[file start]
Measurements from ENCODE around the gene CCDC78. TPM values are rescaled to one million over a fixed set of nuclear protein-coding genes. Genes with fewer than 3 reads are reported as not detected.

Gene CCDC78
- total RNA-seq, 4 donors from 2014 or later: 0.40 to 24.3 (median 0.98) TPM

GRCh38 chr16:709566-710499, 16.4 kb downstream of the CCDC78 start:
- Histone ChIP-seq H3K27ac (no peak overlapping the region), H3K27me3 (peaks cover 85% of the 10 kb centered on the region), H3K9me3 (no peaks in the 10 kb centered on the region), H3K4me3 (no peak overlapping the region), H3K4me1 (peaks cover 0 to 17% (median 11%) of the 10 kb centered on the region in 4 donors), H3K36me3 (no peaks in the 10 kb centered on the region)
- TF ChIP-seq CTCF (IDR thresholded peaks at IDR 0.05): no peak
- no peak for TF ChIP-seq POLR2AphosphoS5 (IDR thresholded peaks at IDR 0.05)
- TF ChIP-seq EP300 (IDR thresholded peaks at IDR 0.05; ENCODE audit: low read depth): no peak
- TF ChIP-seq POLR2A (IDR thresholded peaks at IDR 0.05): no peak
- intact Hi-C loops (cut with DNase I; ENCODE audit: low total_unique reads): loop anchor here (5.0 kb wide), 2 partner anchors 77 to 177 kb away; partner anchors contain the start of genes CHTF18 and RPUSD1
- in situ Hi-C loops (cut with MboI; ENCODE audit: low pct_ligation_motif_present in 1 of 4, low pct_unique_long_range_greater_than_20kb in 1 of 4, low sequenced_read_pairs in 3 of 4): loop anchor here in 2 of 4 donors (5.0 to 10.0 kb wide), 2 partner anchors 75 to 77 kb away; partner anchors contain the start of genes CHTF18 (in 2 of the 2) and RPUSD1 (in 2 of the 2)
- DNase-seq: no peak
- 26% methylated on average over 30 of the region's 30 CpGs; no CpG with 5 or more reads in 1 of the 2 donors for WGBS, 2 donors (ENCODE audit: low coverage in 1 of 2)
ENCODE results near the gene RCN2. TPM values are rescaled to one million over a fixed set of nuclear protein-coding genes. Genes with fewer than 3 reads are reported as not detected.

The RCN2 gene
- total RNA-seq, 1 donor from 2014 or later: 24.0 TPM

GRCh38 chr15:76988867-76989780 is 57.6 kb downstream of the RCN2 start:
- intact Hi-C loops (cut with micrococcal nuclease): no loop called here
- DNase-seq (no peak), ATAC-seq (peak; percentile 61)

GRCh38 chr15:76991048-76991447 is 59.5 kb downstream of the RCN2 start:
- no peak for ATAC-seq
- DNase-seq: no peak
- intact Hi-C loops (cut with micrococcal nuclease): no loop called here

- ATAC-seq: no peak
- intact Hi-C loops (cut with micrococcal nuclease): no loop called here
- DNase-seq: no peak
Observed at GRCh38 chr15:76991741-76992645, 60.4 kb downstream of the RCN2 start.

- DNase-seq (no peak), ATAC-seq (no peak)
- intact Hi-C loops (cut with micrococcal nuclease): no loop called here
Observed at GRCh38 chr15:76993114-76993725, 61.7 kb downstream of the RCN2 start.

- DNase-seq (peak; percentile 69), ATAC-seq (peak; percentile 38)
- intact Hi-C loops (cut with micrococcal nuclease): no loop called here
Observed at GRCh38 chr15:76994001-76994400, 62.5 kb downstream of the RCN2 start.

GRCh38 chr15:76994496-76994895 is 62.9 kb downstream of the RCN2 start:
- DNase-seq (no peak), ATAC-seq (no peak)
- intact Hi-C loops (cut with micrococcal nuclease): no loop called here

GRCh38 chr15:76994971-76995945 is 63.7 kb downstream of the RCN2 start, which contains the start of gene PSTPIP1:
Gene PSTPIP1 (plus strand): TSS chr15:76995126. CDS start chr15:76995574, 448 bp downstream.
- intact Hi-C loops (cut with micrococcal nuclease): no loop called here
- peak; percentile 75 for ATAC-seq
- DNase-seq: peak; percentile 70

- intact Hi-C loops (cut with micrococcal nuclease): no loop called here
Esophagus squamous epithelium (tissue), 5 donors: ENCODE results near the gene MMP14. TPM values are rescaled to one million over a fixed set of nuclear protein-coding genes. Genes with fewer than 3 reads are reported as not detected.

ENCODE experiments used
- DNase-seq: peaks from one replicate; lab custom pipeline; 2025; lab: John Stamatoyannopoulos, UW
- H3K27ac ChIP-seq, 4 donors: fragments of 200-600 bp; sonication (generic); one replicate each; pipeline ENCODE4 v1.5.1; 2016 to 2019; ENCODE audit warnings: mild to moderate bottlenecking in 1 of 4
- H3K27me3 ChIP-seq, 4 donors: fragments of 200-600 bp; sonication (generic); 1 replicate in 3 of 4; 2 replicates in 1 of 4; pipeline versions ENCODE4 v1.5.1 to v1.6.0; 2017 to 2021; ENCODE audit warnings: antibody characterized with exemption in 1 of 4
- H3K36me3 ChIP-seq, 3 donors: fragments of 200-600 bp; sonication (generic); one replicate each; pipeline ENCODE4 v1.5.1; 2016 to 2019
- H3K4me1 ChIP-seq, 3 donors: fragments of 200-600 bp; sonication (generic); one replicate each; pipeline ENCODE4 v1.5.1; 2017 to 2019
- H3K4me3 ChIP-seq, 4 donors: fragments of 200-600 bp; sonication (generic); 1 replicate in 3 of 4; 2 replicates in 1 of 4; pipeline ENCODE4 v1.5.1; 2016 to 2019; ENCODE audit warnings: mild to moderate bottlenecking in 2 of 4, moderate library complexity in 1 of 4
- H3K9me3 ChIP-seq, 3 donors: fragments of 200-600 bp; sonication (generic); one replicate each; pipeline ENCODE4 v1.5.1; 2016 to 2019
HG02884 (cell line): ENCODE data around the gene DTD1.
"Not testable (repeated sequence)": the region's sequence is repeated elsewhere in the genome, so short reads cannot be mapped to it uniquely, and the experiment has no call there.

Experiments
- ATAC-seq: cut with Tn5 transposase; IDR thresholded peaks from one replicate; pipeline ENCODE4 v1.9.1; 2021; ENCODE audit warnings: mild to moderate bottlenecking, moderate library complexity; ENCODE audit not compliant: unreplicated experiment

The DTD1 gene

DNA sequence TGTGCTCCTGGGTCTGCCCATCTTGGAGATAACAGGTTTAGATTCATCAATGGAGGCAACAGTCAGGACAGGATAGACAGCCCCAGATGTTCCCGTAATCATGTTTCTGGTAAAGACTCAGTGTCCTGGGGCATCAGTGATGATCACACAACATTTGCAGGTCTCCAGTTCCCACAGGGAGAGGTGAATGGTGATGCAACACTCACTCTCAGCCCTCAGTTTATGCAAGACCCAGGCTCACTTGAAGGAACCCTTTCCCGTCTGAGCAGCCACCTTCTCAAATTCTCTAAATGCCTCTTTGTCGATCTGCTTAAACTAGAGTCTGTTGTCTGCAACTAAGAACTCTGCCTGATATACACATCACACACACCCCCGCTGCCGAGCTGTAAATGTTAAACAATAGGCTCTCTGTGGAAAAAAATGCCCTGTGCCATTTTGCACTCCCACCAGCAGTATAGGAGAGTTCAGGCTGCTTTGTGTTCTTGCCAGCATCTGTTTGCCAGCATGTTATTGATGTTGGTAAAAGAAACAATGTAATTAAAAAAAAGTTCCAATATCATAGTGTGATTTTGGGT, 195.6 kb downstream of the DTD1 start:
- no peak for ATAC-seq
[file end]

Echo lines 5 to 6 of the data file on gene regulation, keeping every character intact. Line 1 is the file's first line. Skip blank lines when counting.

- Histone ChIP-seq H3K27ac (no peak overlapping the region), H3K27me3 (peaks cover 85% of the 10 kb centered on the region), H3K9me3 (no peaks in the 10 kb centered on the region), H3K4me3 (no peak overlapping the region), H3K4me1 (peaks cover 0 to 17% (median 11%) of the 10 kb centered on the region in 4 donors), H3K36me3 (no peaks in the 10 kb centered on the region)
- TF ChIP-seq CTCF (IDR thresholded peaks at IDR 0.05): no peak